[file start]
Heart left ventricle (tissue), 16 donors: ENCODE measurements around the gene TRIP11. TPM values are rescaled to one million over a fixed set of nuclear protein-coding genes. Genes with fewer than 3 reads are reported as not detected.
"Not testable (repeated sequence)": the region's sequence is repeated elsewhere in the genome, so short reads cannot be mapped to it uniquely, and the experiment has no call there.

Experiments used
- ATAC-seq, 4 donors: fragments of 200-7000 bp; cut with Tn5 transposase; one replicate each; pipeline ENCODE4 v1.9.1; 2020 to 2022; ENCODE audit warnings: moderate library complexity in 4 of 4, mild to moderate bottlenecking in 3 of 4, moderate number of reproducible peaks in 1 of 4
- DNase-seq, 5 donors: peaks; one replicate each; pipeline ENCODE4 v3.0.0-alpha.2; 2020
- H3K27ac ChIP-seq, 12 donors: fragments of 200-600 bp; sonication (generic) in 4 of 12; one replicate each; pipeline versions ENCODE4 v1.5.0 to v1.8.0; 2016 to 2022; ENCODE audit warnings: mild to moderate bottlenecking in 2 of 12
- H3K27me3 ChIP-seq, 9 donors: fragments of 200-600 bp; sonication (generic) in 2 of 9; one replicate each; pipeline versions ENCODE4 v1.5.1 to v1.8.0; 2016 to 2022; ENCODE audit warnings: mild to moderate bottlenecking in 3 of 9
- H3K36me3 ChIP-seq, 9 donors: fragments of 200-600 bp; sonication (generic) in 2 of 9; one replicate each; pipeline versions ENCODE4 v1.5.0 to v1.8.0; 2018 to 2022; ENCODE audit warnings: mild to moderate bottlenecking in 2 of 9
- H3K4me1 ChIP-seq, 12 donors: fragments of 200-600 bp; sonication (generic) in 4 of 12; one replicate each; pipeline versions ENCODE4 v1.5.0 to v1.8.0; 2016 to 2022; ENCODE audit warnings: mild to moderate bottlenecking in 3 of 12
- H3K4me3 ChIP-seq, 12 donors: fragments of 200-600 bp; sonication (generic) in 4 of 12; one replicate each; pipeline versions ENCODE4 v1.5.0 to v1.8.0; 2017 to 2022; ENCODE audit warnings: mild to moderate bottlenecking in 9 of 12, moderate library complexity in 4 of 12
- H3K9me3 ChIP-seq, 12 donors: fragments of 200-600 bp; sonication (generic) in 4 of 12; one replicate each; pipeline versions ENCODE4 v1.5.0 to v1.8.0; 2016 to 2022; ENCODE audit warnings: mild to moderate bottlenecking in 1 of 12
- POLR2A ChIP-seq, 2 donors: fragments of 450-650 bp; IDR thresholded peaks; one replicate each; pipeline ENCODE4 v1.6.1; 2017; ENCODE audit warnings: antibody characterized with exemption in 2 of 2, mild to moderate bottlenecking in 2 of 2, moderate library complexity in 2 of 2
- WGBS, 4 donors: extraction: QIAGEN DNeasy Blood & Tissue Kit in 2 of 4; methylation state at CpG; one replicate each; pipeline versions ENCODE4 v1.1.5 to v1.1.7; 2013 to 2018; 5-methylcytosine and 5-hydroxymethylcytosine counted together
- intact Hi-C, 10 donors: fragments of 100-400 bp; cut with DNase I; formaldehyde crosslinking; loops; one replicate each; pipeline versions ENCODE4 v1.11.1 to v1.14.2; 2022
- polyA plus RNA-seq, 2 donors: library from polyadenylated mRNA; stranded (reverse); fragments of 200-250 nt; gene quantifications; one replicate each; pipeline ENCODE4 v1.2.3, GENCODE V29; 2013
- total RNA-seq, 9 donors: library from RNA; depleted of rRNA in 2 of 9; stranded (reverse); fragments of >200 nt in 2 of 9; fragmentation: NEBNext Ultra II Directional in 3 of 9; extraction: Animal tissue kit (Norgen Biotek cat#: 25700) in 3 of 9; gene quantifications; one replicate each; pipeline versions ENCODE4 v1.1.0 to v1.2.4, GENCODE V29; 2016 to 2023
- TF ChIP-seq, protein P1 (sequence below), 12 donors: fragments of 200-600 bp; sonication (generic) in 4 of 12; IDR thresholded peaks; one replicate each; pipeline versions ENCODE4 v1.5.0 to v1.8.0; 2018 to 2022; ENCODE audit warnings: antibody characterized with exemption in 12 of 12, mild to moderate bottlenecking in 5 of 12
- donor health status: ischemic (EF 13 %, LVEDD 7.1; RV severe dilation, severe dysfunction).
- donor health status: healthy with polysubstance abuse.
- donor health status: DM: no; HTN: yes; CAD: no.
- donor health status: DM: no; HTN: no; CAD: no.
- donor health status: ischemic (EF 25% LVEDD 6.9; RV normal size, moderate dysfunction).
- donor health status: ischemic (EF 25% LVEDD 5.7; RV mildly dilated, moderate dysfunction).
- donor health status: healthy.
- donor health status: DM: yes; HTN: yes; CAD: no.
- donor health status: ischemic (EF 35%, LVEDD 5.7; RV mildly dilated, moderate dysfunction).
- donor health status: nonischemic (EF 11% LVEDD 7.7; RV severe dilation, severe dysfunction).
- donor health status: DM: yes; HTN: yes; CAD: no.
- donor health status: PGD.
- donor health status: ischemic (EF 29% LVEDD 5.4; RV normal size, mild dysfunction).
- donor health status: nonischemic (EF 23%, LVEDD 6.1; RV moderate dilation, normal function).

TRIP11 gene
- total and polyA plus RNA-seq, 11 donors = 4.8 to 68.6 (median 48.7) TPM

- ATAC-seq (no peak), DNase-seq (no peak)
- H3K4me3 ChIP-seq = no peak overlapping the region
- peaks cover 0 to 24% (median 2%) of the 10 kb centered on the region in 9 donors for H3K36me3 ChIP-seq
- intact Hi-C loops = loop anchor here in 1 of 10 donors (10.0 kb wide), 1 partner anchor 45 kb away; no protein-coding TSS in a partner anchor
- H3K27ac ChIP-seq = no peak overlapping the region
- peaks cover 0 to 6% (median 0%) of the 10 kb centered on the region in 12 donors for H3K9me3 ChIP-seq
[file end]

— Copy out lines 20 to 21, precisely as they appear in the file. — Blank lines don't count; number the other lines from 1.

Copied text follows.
- donor health status: DM: no; HTN: yes; CAD: no.
- donor health status: DM: no; HTN: no; CAD: no.